Sandy Botterill, Foodstuffs New Zealand's Head of Environmental Social Governance (ESG), has been appointed to the board of New Zealand's most significant waste, resource recovery and contaminated land industry association, WasteMINZ.
WasteMINZ provides leadership, advocacy, resources and guidance for sustainable waste management, resource recovery and contaminated land practices, with a particular focus on aspects like kerbside recycling, food waste reduction and sustainable, ethical and consistent contaminated land management, helping shape Aotearoa toward a lower emissions, circular economy.
Botterill became Foodstuffs New Zealand's Head of Environmental Social Governance in 2022, leading the organisations Here for NZ programme across its PAK'nSAVE, New World and Four Square supermarket brands. Foodstuffs Here for NZ programme is aimed at supporting every New Zealander to access healthy and affordable food, being leaders
in sustainability, creating meaningful and safe work, and supporting local communities to thrive.
The new appointment with WasteMINZ builds on Botterill's extensive expertise and passion for sustainability and circular systems. It enables both organisations to have a more joined-up approach to resource recovery nationwide. Botterill will also champion WasteMINZ's Recycling and Resource Recovery Sector Group.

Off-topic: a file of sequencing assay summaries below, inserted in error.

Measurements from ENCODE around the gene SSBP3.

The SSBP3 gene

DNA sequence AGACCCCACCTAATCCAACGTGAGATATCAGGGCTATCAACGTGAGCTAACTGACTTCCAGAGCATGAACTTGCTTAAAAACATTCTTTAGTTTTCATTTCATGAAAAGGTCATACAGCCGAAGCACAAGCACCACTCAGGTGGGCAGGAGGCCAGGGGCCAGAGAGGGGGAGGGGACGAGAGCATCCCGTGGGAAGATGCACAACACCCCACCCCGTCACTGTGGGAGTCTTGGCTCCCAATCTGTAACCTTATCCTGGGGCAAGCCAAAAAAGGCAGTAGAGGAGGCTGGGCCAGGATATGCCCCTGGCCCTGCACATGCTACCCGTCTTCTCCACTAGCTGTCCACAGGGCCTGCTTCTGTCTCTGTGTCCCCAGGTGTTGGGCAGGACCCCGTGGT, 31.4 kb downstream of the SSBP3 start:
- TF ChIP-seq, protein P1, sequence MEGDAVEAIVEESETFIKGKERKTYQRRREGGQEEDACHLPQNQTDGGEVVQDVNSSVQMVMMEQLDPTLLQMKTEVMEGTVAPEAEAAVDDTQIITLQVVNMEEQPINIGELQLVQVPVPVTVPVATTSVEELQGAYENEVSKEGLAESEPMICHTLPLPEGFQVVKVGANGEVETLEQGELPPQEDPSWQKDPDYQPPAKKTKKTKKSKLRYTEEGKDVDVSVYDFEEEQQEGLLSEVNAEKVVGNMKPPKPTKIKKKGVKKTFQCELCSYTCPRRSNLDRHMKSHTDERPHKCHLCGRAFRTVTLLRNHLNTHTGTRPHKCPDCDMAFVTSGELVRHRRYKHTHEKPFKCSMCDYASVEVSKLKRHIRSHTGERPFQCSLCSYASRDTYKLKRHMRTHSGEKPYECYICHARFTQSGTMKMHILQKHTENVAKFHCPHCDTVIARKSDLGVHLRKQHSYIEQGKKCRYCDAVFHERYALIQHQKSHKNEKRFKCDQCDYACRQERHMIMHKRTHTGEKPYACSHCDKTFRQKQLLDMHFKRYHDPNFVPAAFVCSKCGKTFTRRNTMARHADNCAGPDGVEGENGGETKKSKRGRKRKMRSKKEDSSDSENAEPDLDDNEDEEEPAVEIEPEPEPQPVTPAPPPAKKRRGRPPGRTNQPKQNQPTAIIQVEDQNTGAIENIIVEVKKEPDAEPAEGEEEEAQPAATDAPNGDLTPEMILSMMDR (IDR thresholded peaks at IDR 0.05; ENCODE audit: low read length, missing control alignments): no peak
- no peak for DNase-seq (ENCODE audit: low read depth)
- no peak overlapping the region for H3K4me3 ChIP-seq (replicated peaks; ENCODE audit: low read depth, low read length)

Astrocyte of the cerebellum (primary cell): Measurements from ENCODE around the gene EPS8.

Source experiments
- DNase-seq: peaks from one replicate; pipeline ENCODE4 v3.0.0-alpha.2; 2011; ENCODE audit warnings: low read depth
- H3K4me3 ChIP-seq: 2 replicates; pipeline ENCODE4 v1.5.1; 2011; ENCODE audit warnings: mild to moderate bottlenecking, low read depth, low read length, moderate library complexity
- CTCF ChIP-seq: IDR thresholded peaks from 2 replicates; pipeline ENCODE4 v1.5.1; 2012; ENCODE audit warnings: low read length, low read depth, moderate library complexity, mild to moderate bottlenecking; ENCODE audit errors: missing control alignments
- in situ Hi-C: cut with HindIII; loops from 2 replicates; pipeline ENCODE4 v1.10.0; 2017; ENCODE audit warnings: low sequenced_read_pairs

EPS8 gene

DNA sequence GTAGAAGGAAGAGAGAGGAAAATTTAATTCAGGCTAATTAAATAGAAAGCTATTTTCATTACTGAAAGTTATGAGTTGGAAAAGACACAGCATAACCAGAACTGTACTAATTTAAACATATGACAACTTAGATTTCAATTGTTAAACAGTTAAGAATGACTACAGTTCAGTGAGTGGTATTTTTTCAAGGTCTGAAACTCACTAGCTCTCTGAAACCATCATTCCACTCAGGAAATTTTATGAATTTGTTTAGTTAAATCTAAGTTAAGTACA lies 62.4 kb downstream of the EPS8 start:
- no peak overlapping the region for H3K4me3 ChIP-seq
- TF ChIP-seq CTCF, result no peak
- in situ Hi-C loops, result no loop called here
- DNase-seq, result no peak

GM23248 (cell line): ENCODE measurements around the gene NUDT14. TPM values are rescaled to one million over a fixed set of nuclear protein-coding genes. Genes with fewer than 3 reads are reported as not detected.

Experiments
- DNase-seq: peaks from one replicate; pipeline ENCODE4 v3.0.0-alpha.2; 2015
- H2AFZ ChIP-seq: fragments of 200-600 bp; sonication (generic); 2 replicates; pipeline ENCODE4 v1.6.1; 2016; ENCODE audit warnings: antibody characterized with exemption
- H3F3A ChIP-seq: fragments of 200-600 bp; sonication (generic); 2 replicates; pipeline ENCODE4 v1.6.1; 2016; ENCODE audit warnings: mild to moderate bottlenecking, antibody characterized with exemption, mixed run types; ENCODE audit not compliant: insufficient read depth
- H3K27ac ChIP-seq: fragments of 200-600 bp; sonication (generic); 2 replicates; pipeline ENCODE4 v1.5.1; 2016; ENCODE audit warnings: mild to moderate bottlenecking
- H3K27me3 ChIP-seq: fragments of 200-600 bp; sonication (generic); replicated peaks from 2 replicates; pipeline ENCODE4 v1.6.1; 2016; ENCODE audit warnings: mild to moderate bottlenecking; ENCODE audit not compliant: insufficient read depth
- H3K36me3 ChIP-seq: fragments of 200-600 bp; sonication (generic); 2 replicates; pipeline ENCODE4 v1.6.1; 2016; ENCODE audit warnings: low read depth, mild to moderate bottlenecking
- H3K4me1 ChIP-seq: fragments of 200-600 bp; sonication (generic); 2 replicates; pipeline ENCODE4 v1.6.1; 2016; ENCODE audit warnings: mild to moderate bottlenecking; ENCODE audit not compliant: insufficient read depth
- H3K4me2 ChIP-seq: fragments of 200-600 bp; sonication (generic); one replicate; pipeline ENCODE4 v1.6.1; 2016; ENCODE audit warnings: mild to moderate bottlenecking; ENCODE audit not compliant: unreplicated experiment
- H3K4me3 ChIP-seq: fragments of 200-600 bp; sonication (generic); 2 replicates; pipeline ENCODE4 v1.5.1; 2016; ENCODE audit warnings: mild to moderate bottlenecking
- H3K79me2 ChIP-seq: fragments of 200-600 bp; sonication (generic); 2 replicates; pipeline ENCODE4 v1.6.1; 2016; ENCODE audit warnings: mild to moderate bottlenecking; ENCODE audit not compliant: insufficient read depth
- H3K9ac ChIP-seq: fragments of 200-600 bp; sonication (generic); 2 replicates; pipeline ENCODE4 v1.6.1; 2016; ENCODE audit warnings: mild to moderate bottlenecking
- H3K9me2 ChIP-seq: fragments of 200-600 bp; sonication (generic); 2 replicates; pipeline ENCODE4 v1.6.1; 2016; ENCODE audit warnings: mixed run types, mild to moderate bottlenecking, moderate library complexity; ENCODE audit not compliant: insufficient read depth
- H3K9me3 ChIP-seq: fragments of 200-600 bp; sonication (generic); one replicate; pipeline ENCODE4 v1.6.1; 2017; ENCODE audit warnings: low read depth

Botterill brings a wealth of experience to the role, having started her career as an environmental lawyer and becoming a Circular Economy Lead for Plastics NZ, helping Aotearoa adopt more circular practices concerning plastic before moving to Foodstuffs New Zealand.
With a deep understanding of environmental issues, social responsibility, and governance frameworks, Botterill has helped Foodstuffs make significant progress towards achieving its ESG goals around food affordability, climate change and waste - including food and packaging waste.
Botterill said that all stores are locally owned and operated at Foodies, and owners and team members are committed to being Here for NZ and making a positive difference in their communities.
"We're fortunate to have hundreds of store owners who want to do the right thing," said Botterill.
With the government's recently launched national standardisation of kerbside recycling, Botterill says she's interested in looking into ways to capture valuable materials not able to be collected at kerbside as part of the programme.
Botterill continued that New Zealand has struggled for a long time in the resource recovery field because of the need for more infrastructure.
"We need more investment in systems that effectively capture materials with an end market value. For example, things like lids and caps made from valuable materials such as aluminium and steel and plastics that are type #2 and #5."
Botterill is excited about the potential for reducing waste and looks forward to working alongside the talented team at WasteMINZ to help lead New Zealand toward a low-emissions circular economy.